When I began consulting, my very first clients were the Shadeks who owned KOGO and KPRI in San Diego. KOGO was an AM radio station doing a unique format called the Radio Magazine and KPRI was an FM album rocker. Luckily for me, Tom and Ed also owned the radio station in San Antonio that changed my life. They’d tried every format under the sun, and were hoping that I could bring a little of the KVIL magic in Dallas, to San Antonio.
The first thing we did was change our name to Class FM and then begin to launch it the very same way that KVIL in Dallas and WRMF in Palm Beach were launched. The concept was, “Build Your Own Radio Station” and before long, with the help of legendary Bill Gardner, (shown above) Reid Reker, Bruce Buchanon, and Cat Simon, doing most of the heavy lifting there, (I love being the idea guy) not only did we blow away San Antonio, but “Class FM” also went nationwide.
The GM at that time was Jack Collins who got my attention when he got the money before we got the ratings. He did it by having Arbitron do a zip code run which showed that Class FM was already #1 in the northern half of the city. North San Antonio just happened to be where most of the malls were and the affluent lived.
Next, he printed up a bunch of maps of the city with a line drawn down in the middle deviding the city in half. On the northern half he printed in large block letters, “Class FM Is #1 Right Here Right Now” and then sent them out to all the advertizing agencies. He instantly got most of the advertising dollars.
The only time a PD really hears his radio station loud and clear, is when he’s listening to it with his boss.
I wonder if they teach socialism at the Harvard Business School?
The mere passage of time does not change the rules.
How is one supposed to handle your 14-year old grandson having a much more manly voice than you do?
Why do women think that their family is more important than ours?
Women make much more sense when we love them.
Women are into the why of ‘it’ whereas men are only into what ‘it’ is?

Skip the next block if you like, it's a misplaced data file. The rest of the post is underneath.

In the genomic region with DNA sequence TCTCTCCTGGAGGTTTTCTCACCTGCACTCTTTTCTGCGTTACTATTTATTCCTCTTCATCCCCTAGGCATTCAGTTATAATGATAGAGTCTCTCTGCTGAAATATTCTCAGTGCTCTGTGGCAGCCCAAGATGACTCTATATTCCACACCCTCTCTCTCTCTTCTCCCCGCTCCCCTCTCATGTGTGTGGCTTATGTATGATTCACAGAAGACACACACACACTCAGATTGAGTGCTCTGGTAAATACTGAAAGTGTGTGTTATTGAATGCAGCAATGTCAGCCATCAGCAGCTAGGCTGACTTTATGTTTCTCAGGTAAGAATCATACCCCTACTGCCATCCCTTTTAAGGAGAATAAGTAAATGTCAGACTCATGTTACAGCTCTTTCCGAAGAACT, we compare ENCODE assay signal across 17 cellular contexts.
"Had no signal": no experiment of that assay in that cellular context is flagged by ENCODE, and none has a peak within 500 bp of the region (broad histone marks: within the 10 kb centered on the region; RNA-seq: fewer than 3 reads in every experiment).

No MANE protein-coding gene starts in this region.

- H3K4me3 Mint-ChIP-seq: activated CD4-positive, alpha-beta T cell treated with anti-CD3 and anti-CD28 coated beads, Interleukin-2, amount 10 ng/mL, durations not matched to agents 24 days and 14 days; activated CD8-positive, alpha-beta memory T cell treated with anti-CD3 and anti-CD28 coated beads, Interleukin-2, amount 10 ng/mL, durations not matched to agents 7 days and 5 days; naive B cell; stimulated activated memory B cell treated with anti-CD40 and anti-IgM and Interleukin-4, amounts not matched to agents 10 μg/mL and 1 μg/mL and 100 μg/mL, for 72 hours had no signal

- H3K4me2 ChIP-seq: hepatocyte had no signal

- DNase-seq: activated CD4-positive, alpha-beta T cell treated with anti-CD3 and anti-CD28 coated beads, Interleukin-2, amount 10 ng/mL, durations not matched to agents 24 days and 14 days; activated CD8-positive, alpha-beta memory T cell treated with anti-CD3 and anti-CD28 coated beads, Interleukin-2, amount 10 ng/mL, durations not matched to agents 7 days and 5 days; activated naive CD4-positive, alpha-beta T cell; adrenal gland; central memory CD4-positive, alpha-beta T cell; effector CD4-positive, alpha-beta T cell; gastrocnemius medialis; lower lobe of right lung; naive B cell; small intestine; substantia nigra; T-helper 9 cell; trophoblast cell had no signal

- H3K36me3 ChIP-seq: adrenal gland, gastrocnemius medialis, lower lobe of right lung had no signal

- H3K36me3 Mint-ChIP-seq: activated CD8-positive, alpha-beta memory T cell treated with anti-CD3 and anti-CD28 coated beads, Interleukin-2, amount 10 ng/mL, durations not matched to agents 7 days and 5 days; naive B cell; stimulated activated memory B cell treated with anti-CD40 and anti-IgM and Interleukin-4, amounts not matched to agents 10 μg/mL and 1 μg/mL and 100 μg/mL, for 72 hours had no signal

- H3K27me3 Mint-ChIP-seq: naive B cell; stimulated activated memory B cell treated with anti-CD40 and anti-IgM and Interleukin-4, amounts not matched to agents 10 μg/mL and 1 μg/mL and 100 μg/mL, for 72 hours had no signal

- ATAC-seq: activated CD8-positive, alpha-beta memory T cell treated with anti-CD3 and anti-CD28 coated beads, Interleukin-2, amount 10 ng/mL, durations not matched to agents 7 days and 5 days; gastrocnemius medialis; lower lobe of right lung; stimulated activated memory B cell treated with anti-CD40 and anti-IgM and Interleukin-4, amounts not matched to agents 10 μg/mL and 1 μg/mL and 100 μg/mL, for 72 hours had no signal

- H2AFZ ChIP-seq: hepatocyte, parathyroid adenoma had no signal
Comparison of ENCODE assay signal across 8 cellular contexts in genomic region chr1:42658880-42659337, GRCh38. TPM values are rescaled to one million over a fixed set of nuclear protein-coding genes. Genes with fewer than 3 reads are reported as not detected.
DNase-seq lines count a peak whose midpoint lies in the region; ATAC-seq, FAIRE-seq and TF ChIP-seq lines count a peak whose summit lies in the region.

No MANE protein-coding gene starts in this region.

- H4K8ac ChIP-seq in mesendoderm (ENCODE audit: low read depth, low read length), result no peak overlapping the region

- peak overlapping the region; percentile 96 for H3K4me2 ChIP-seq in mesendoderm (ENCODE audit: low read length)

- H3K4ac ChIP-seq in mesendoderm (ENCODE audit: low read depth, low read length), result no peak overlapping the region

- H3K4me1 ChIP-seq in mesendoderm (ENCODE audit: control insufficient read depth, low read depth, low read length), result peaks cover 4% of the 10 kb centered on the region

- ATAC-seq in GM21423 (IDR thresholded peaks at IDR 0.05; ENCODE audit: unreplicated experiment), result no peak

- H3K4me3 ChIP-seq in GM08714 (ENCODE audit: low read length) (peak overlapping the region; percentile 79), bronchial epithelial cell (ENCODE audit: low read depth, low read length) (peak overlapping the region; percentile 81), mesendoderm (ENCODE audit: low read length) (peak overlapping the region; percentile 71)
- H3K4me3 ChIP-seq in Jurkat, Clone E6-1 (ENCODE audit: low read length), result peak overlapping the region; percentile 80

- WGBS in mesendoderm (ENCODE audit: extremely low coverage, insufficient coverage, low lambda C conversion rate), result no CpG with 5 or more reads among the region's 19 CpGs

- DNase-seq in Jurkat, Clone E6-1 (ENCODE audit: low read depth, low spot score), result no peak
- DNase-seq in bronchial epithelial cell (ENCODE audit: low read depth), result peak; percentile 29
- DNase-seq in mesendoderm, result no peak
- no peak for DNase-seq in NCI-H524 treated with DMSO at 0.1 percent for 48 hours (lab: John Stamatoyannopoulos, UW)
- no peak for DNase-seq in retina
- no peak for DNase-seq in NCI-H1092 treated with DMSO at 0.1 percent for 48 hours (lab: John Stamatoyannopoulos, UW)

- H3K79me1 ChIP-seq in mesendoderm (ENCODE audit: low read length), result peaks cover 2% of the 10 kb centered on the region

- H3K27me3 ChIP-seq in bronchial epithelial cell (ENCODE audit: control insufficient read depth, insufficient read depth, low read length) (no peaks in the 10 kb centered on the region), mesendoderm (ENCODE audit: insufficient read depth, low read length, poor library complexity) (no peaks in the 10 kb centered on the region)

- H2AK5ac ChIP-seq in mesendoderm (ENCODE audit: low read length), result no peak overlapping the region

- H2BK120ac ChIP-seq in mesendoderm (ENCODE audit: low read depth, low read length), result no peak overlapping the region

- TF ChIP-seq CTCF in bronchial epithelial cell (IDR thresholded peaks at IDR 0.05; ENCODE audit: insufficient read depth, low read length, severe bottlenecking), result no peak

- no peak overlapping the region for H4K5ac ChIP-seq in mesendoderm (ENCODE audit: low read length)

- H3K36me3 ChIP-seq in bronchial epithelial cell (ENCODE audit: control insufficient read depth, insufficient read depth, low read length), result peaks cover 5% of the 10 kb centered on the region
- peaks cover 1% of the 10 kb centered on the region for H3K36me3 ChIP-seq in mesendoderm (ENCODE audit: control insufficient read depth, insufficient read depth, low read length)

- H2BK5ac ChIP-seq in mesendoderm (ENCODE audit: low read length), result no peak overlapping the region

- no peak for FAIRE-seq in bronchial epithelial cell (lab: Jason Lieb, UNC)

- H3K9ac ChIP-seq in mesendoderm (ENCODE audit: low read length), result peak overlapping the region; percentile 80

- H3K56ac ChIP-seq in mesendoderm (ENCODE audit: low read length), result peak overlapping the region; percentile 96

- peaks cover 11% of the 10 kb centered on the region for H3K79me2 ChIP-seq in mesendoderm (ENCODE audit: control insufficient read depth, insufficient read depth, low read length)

One performance is worth a hell of a lot more than a bunch of promises.
Every major event on our planet has left behind some kind of artifacts except for two. The Exodus and Noh’s Ark. Hmmm!
Sometimes baby steps are just not big enough.
If I had it to do over, the smarter way to go would have been to have the big fancy place down south for eight months a year and a small cabin on a lake up north for the rest of the time.
Chris Duffy: As an imaging director, I had to come work at WGN to finally learn the most stop-in-your-tracks method to announce important breaking news is not a powerful drone, stab or sweeper intro. It’s the news guy cutting in saying …’ Hey can I interrupt here?’ (It’s Ok To Lie About Sex)
Bruce Munson: “A woman you adore saying to you … ‘Hey, but we can still be friends’ feels about the same as someone saying your dog just died but you can still keep him.” Yes, that one will be on my Facebook page soon. Now, it’s not plagiarism if I give you credit, is it, George?
Geo: Have at it Bruce, lord knows where I got it from? (It’s OK To Lie About Sex)
Paul Meacham: George, you are a great storyteller. I did a TV commercial and jingle for your Classy in Kansas City and I think also for Seattle with my company Eagle Marketing … Was that Sandusky? I think Dana Horner was one of the GMs. Great format.
Keep em coming, George…
Geo: Yes it was Sandusky, Paul. Toney Brooks ran the company which was filled with AOR stations but he decided to give “Class Fm” a shot with KLSI in Kansas City. Steve Dinkle was the GM and it all went so well that we also got KLSY in Seattle where Dana was the GM. Fun days!
Steve Dinkle: Paul, every once in a while I get out that song that was written around our TV commercial and play it again. No one would ever play a 2 to 3-minute promo song anymore but when you get the University of Missouri marching band playing your song at a Chiefs football game.. not too shabby!